Behind the Scenes: Shop Drawings

Behind the Scenes: Shop Drawings

As anyone knows who has been through a complex construction project, thousands of decisions large and small must be made to bring a design vision to reality. From major decisions like style, size, material, and location to the infinite variety of fixtures, finishes, appliances, and colors, everything must be picked from the variety of options available. But what about custom components, things that must be designed rather than picked from a catalog? Many of these items are designed in great detail using a collaborative process between architects and fabricators using shop drawings.

Generally, shop drawings are detailed working drawings that describe a building’s components to the high level of detail required for fabrication. Highly visible elements such as cabinetry are designed using shop drawings, but concealed systems such as structural steel, roof trusses, and heating and ventilation systems are designed the same way. The process progresses from general information to incredibly specific details, with input from many members of the design team coming together to reach a conclusion. Let’s take the example of a master bathroom design to examine how it works.

The architect works with the client to understand their requirements and desires: One vanity or two? How big is the shower? Platform tub or free-standing? Gradually, more detail is introduced: Do you want doors or drawers in the vanities? Are there cabinet towers above the countertop, or medicine chests built into the wall? Is there a separate makeup vanity built at a height to sit at? The answers to all these questions are synthesized into the architectural plans and interior elevations, which show the locations and sizes of all the components in the room, as well as their shape and character. Depending on the complexity of the design, the scale and budget of the project, and many other factors, these architectural drawings may be computer modeled or sketched by hand. But still more questions must be answered before the cabinet shop can begin building the vanity and trim components.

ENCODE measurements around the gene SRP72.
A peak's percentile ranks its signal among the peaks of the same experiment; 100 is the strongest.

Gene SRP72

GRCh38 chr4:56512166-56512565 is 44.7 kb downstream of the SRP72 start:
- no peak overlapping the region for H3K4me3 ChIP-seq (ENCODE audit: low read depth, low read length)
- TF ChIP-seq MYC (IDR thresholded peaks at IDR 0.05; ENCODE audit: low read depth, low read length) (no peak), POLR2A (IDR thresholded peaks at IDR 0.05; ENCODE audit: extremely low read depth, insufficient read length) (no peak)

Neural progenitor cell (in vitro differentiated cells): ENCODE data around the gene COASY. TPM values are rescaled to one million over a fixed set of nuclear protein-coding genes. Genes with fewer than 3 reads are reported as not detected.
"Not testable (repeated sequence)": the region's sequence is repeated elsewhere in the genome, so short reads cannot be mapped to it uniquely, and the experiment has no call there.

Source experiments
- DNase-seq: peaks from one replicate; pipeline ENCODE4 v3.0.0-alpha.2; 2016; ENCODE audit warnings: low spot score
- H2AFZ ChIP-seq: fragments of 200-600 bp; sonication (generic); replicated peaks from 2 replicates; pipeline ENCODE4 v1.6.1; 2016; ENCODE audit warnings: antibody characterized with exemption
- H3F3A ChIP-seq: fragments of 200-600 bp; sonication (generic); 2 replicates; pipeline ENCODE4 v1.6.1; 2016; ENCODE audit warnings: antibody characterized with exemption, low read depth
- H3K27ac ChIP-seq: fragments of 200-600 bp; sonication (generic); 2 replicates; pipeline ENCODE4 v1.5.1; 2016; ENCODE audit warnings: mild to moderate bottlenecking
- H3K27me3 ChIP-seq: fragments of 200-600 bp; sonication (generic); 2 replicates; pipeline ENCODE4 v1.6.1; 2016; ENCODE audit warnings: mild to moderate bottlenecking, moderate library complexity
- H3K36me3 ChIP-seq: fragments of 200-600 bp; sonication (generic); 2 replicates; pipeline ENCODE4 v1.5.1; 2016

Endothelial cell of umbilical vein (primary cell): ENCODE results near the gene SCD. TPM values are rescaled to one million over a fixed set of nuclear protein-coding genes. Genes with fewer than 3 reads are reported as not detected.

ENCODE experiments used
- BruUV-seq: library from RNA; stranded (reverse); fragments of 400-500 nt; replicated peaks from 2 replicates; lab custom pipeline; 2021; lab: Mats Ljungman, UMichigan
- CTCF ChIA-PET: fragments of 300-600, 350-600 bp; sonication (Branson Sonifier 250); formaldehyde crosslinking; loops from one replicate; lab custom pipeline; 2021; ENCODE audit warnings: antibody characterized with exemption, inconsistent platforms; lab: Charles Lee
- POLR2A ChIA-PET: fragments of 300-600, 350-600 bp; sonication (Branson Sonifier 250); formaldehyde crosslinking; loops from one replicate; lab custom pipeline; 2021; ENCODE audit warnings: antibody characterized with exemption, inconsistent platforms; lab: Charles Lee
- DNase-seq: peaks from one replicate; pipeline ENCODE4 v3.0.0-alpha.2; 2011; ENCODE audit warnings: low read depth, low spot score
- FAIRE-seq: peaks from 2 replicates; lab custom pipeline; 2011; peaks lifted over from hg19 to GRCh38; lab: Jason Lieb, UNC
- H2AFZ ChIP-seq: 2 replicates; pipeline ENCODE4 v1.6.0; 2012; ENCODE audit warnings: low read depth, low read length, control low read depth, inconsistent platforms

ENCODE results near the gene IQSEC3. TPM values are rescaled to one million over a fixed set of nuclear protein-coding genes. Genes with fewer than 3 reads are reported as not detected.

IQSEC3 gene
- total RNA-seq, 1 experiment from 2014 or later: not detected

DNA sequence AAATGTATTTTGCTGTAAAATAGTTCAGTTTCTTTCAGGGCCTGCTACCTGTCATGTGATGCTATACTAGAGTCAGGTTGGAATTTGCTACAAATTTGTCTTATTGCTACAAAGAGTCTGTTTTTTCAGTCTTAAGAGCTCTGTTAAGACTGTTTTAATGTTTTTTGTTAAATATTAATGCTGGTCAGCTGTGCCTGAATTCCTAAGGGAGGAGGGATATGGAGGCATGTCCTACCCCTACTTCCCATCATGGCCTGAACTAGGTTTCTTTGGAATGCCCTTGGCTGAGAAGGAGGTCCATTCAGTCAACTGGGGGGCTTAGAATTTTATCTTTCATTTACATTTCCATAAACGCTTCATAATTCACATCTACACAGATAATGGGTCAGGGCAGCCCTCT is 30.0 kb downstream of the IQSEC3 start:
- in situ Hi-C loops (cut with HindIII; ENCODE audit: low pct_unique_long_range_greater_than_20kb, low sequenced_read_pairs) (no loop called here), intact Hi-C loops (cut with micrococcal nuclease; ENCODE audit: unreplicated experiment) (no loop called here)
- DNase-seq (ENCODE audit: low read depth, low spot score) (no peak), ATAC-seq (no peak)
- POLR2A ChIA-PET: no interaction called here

Initial Sketches

At this point, the architect will turn over the architectural drawings to a cabinet fabricator for further elaboration and development. The fabricator will use the architectural drawings as the basis for creating their own more detailed drawings: the shop drawings. These will usually be drawn at a larger scale than the architectural plans, which allows more detailed information to be included, covering both the appearance and the construction methods that will be used. Exactly how wide are the stiles and rails on the cabinet doors? What molding profiles are used in the different areas? Do drawers have dovetailed joints? Are the shelves adjustable or fixed?

When the shop drawings have been developed, they are submitted to the architect for review and approval. The architect examines the drawings to ensure, first, that the drawings match the design intent of the architectural plans. This could be verifying the sizes, the location of functions such as pull-out shelves or electrical outlets inside drawers, etc. Then the additional detail added to the shop drawings will be reviewed. Moldings, panels, alignments, and finishes are checked to ensure that the final product will turn out as intended.

Shop Drawings

After reviewing the drawings, the architect will return the drawings to the cabinet shop, with any requested changes marked on them. If necessary, this process of drawing, reviewing, and commenting can be repeated until the final drawings are approved for production.

The great benefit of the shop drawing process is that it allows each member of the design team to add their knowledge and expertise to the drawings. The architect doesn’t have to be an expert in every aspect of cabinet construction or truss design, because the designers who are experts in those topics add that information to the drawings. The cabinet maker or truss designer doesn’t have to understand the entire design project, because the architect will ensure the design matches the overall design intent. By allowing all the members of the design team to focus on their own areas of expertise and distributing the work of producing all of the information that’s required, the shop drawing process helps to bring all the details and decisions of a large project to a stunning conclusion.

Written by Alan Cook, studio manager at PCA

Shop Drawing and Final Installation